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CHIPSEC 1.3.3 released

ErikBjorge released this 2 days ago:

New or Updated Modules:
* Added common.spi_access to verify the host processor access rights for different SPI regions

New or Updated Functionality:
* Added ability to search a memory region of a string
* Updated support for the RWE driver

Fixes:
* Added error handling if a register type is not supported

https://github.com/chipsec/chipsec/releases/tag/v1.3.3

https://github.com/chipsec/chipsec/commits/master

 

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CHIPSEC adds RWEverything support on Windows

https://github.com/chipsec/chipsec/commit/60504da1bc06288ea632378f17e60a0d7df99471

“Use RWE/windows helpers when the corresponding driver is present.”

So, for any defending Windows systems, all of the CHIPSEC caution in WARNING.txt against the CHIPSEC HAL driver should also be applied to the RWEverything driver, “C:\Windows\System32\drivers\RwDrv.sys”.

https://github.com/chipsec/chipsec/blob/master/drivers/win7/readme

RWEverything license excerpt:

This utility comes with ABSOLUTELY NO WARRANTY, it allows you to modify hardware settings, this may damage your system if something goes wrong. Author will not take any responsibility about that, you are on your own risk. This utility should not be used in commercial or consumer products.

http://rweverything.com/

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McAfee releases CHIPSEC 1.3.2

New or Updated Modules:
* Updated X64 Python for UEFI Shell

New or Updated Functionality:
* Updated FREG definitions
* Added mmap support to kernel module and chipsec device

Fixes:
* Fixed memory reads with kernel 4.8+
* Fixed version display in chipsec_util
* Fixed UEFI Shell X64 calling convention for SW SMI generation
* Fixed range check in bios_wp
* Fixed P2SB register accesses
* Fixed IOCTL_WRMMIO for x86_64 in Linux driver

Above relnotes aside, there are some other smaller features not listed above, in the changelog:
https://github.com/chipsec/chipsec/commits/master

I wish the CHIPSEC team signed their binary-only release of CPython 2.7x for UEFI, and/or included their build tree of the EDK2 that generates this, so we can build our own, hopefully ‘reproducably’.

I don’t see any ARM support[1]. Obviously, the title of below blog post was wrong, it was not released at Black Hat, AFAICT. Was this patch lost in Las Vegas? Is the ARM code a non-McAfee patch by Eclypsium that won’t be upstreamed into the GPL’ed CHIPSEC codebase? I wish I knew…

[1] https://firmwaresecurity.com/2017/07/25/chipsec-for-arm-to-be-released-at-black-hat/

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Alex and Yuriy form Eclypsium, Inc.

WOW! I just heard that Alex and Yuriy have left Intel Advanced Threat Research (McAfee) and have started Eclypsium, Inc.

Alex Bazhaniuk is the “Founder and VP of Technology at Eclypsium, Inc.”

Yuriy Bulygin is the “Founder and CEO at Eclypsium, Inc.”

http://www.eclypsium.com/
Twitter: @ABazhaniuk
Twitter: @c7zero/
https://github.com/chipsec/chipsec/blob/master/AUTHORS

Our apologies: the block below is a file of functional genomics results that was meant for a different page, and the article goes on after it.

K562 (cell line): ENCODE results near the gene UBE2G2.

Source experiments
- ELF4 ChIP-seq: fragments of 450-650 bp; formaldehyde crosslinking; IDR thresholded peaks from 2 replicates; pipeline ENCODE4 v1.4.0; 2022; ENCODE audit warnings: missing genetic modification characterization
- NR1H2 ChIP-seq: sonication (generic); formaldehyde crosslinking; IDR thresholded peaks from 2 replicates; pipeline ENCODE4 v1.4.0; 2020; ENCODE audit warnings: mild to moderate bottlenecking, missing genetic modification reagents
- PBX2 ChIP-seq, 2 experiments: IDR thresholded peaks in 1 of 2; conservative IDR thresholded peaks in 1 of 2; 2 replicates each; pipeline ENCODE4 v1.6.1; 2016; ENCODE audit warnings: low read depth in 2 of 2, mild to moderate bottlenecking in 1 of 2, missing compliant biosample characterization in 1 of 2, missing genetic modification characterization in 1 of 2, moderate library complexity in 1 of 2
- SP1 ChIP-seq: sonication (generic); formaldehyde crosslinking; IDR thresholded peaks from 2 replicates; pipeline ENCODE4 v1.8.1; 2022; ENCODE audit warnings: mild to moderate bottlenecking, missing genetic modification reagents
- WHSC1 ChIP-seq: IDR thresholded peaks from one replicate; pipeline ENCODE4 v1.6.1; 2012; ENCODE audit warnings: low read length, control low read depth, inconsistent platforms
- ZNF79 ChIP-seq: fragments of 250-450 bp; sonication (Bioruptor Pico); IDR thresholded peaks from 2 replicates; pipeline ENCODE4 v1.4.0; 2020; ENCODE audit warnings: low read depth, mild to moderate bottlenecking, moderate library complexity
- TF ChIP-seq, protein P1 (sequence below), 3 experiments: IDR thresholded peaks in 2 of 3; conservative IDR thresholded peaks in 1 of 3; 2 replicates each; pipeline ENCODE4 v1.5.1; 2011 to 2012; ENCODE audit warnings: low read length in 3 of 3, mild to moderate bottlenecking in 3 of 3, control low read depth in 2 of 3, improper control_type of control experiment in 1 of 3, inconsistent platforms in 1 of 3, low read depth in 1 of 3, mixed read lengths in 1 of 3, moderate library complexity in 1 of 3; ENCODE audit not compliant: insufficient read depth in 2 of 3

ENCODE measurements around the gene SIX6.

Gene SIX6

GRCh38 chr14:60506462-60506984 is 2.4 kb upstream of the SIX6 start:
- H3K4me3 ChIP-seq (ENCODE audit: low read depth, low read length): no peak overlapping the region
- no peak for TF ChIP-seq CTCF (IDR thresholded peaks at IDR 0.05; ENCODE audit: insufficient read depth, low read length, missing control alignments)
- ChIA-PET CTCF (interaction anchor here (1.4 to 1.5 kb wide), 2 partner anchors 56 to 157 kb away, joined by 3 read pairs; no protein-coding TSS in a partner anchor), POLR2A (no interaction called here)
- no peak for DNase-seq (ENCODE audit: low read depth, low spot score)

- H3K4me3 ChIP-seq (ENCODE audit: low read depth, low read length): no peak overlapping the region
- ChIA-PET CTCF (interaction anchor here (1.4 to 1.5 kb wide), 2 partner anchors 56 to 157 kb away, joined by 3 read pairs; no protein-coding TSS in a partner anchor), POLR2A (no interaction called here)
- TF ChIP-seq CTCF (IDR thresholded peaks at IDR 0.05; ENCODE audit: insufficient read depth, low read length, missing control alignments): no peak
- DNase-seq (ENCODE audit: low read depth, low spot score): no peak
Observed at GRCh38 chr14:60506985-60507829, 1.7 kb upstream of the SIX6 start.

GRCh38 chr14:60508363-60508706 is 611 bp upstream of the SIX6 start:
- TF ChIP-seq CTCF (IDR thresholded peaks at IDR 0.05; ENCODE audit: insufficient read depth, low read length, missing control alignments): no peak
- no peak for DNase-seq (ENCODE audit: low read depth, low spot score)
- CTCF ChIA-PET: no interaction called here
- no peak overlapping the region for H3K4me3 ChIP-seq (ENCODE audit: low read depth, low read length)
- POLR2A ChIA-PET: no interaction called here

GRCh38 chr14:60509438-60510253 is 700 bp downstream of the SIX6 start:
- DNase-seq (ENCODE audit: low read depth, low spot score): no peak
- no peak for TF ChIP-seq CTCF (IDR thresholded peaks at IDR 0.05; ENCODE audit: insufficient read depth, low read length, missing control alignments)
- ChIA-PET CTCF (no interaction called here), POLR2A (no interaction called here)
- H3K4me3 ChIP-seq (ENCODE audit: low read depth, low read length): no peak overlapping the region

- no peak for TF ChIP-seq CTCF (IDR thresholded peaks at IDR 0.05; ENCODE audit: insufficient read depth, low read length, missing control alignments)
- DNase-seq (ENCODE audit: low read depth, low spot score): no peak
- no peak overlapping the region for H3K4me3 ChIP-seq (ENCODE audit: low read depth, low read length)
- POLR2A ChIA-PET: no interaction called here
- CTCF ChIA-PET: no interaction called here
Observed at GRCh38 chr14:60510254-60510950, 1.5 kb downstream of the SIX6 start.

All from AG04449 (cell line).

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PreOS Security releases CHIPSEC quickref for SysAdmins

[Disclaimer: I work for PreOS Security.]

CHIPSEC is a suite of dozens of tests/tools/utilities, many of which are strictly for security researchers. Timed with SysAdmin Appreciation Day, PreOS Security has created a 1-page quick reference for CHIPSEC for sysadmins. The below message also mentions an upcoming short ebook for sysadmins:

Currently this quickref is only availble by filling out a form:

https://preossec.com/free+ebook/

on the PreOS Security site, with some opt-in stuff to help the new startup.

PS: PreOS Security has joined the Twitosphere(sp), first post above. And we have a LinkedIn page. Please ‘Follow us’. Thanks!

https://twitter.com/PreOS_Security/
https://www.linkedin.com/company/preos-security

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CHIPSEC for ARM: to be released at Black Hat

I nearly missed this CHIPSEC announcement in the below Black Hat abstract. Exciting.

Blue Pill for Your Phone
By Oleksandr Bazhaniuk & Yuriy Bulygin

In this research, we’ve explored attack surface of hypervisors and TrustZone monitor in modern ARM based phones, using Google Nexus 5X, Nexus 6P, and Pixel as primary targets. We will explain different attack scenarios using SMC and other interfaces, as well as interaction methods between TrustZone and hypervisor privilege levels. We will explore attack vectors which could allow malicious operating system (EL1) level to escalate privileges to hypervisor (EL2) level and potentially install virtualization rootkit in the hypervisor. We will also explore attack vectors through SMC and other low level interfaces, interactions between TrustZone and hypervisor (EL2) privilege levels. To help with further low level ARM security research, we will release ARM support for CHIPSEC framework and new modules to test issues in ARM based hypervisors and TrustZone implementations, including SMC fuzzer.

https://www.blackhat.com/us-17/briefings.html#blue-pill-for-your-phone

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